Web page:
The Ultimate GPS Solution for Nikon?

The Ultimate GPS Solution for Nikon?

Real world usage

The proof of the pudding is in the eating, so with that in mind. I attached the gps unit to my camera strap using some Velcro – I did robe it in a hard heat-shrink covering to provide protection to the circuit boards and make it waterproof.

Once plugged in to my camera – I tapped the shutter button and got the flashing gps icon on the top lcd after 6 seconds that stopped and a few second later the camera’s meter turned off as the camera entered power saving mode. I knew of course the gps unit was still busy trying to acquire satellites and get a fix.Nikon GPS Position displayed on lcd

After a few minutes I tapped the shutter button once more – the camera’s meter powered up and the lenses tried auto focusing, but this time the gps icon was solidly on telling me we had a gps fix, so I took a test shot and scrolled through the info window to see if the gps position had been recorded on to the photo – and it had 🙂

I decided to take a short drive out to my local park, on arrival I half-pressed the shutter button – the gps icon flashed briefly before staying on, it was still less than a couple of seconds the test shot confirmed gps position was recorded ok. I suspect the slight delay was because of the 2 mile position change while the gps unit was in sleep causing it to recalculate a new position using the satellite data.

Now when I am out with the camera whenever my location has changed I just half-press the shutter button to prime the gps unit. I tend to now just half-press the shutter while the camera is still hanging by my side before lifting it up to my eye to take the photo – that way I am guaranteed that the gps data will be recorded on the image.

On a few occasions I have had situations where I have taken photos and position data has been recorded, a few seconds later I will pickup the camera to take another picture this time the gps icon just flashes and the position is not recorded. It happen so rarely that it does not warranty investigation, I suspect it is either a power glitch or some of sort of corruption to the satellite table stored by the gps module – causing it to dump the data and starting fresh with a new cold start acquisition.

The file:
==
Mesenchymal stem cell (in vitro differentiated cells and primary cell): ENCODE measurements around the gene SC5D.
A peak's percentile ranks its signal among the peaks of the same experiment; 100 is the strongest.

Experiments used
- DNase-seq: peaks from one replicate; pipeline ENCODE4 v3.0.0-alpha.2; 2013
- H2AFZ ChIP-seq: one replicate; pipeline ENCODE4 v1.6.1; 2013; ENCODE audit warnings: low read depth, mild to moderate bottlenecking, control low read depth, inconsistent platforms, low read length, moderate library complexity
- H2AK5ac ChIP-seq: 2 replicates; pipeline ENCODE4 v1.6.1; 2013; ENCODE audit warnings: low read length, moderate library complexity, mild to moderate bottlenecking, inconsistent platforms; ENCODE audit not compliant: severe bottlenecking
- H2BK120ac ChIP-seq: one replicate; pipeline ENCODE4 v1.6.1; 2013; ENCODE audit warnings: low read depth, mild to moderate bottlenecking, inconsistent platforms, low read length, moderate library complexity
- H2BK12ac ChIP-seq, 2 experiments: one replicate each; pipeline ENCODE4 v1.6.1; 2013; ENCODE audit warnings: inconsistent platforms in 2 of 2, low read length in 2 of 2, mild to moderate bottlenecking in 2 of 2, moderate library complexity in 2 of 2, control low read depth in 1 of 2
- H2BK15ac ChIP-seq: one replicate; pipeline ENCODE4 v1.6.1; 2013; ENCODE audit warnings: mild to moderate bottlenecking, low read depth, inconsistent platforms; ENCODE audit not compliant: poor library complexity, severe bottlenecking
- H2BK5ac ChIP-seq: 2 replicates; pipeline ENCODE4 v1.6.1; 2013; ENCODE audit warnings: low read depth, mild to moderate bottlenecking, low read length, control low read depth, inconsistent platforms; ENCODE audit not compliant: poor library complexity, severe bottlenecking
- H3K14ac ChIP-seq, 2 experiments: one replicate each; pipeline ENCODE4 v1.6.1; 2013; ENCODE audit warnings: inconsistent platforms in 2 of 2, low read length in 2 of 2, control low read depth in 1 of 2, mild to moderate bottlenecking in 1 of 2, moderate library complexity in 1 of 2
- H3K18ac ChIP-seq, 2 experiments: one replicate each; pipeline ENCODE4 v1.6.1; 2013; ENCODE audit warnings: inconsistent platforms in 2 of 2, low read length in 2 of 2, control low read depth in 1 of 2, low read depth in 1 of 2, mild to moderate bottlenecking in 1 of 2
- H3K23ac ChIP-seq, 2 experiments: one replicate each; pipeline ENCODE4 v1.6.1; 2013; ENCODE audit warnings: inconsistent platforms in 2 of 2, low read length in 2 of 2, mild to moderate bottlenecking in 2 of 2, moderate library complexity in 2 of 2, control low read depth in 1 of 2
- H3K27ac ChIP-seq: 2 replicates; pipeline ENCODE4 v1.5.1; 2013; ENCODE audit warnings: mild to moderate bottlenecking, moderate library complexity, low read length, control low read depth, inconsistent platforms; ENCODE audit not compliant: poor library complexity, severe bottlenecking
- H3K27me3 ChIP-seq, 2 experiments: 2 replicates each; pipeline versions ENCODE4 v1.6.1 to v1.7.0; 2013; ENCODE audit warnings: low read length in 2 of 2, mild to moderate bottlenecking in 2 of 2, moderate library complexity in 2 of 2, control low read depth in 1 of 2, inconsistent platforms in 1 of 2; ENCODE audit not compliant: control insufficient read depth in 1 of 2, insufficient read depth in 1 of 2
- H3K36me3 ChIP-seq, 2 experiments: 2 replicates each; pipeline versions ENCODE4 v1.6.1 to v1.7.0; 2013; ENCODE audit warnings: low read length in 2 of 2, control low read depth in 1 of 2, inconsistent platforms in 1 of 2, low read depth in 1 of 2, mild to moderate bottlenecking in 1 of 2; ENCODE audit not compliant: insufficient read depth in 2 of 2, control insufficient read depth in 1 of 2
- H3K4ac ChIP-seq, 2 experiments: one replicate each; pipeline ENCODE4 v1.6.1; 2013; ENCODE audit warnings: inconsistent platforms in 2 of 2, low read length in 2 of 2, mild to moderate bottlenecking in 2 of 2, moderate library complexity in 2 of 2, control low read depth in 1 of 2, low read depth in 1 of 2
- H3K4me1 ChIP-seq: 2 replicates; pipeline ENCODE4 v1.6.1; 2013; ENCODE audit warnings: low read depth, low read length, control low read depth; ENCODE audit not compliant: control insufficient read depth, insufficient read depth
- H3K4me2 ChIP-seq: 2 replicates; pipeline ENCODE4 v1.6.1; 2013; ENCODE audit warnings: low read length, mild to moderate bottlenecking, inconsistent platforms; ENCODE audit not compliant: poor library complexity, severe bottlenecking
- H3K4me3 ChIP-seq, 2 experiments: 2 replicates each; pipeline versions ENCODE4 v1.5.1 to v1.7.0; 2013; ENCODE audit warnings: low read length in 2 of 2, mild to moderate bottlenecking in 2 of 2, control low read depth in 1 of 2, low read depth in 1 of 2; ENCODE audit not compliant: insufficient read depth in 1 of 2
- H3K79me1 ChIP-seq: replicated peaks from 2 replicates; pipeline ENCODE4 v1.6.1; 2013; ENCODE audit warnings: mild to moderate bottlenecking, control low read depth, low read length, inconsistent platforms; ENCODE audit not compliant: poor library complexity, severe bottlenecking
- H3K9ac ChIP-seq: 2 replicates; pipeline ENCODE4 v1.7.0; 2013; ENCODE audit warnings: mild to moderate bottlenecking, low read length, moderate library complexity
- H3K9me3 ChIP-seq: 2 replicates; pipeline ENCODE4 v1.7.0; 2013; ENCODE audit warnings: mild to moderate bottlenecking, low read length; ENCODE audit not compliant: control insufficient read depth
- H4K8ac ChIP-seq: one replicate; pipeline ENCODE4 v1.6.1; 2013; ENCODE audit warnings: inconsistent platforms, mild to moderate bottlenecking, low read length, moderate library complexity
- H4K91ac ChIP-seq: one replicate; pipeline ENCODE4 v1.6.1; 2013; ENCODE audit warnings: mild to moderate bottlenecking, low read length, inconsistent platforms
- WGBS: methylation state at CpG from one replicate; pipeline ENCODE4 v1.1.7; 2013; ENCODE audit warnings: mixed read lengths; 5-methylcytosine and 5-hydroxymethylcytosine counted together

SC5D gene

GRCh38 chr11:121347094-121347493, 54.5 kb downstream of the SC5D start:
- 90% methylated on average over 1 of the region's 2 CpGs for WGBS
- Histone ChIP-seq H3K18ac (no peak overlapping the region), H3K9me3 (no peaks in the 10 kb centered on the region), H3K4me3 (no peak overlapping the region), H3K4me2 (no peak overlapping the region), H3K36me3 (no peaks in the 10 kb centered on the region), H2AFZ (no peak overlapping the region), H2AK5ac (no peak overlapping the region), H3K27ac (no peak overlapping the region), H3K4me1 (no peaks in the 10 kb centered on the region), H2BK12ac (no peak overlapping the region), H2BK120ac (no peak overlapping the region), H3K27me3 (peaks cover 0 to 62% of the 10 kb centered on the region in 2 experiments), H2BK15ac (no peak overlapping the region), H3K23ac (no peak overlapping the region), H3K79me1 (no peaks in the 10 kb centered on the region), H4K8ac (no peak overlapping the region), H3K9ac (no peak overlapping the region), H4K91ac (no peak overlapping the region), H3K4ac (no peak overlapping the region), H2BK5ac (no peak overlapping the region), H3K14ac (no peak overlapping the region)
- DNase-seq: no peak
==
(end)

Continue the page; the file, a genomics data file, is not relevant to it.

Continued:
Power consumption seems very good – I have not done very specific scientific tests but with my normal usage I have not noticed any discernable change to the number of shoots per charge.


Well I can say my project has been a great success – the gps unit has been installed on the camera for the last few months and it has not missed a beat.

Most of the time I do these projects to challenge myself and to keep my electronic skills in check, but I do them with a purpose – and this one is definitely fit for its purpose.

.Waitor - there is a Nikon GPS Unit in my water

Design and development time for the hardware only took me a couple of days, the software took much longer as the testing cycle is longer. Costs – well with all the components and having the PCB manufactured the final cost came in at well under ÂŁ80 ($120), so I have achieved my goals in that respect as well.

I’m off to do some geo-tagging……


30 thoughts on “The Ultimate GPS Solution for Nikon?

  1. John Pateman

    Hi – Any further developments? I am interested in building one of these and have some limited SMD experience. Are you planning to release a kit or plans+software?

    Great project!!

  2. IDeeW

    Nice work. Just one question.
    Why do you use a controller board. Most common GPS modules has a configurable RS232 port. and Nikon DSLR accepts RS232. You just need a level converter!


  3. Sven

    Hi, looks interesting, can you tell me where yto get the nice 10-pin conecter you have used in your early prototype?
    Thanks a lot!

  4. Michael

    The Easytagger is cool. I got it for a week now and used it for almost everyday. I do enjoy the trails. It shows every detail of my movement.

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